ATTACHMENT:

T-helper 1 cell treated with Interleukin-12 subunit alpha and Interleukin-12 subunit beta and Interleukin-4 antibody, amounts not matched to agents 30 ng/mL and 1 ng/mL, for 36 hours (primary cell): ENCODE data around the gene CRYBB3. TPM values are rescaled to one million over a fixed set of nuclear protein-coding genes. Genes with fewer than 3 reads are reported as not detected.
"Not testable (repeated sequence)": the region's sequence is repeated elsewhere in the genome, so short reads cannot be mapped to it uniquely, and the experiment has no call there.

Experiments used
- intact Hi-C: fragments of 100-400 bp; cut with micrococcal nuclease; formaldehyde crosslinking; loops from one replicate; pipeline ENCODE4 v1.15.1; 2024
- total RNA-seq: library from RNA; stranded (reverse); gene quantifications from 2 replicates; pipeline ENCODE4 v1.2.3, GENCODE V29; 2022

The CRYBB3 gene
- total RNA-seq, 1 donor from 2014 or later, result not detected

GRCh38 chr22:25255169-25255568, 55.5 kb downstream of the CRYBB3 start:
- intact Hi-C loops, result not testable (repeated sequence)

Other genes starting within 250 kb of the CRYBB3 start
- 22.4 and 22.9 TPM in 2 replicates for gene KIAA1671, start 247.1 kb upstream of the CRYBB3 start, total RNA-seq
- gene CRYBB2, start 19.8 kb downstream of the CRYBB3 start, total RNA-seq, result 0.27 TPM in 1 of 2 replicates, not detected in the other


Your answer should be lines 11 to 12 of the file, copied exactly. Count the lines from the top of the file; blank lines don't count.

- 22.4 and 22.9 TPM in 2 replicates for gene KIAA1671, start 247.1 kb upstream of the CRYBB3 start, total RNA-seq
- gene CRYBB2, start 19.8 kb downstream of the CRYBB3 start, total RNA-seq, result 0.27 TPM in 1 of 2 replicates, not detected in the other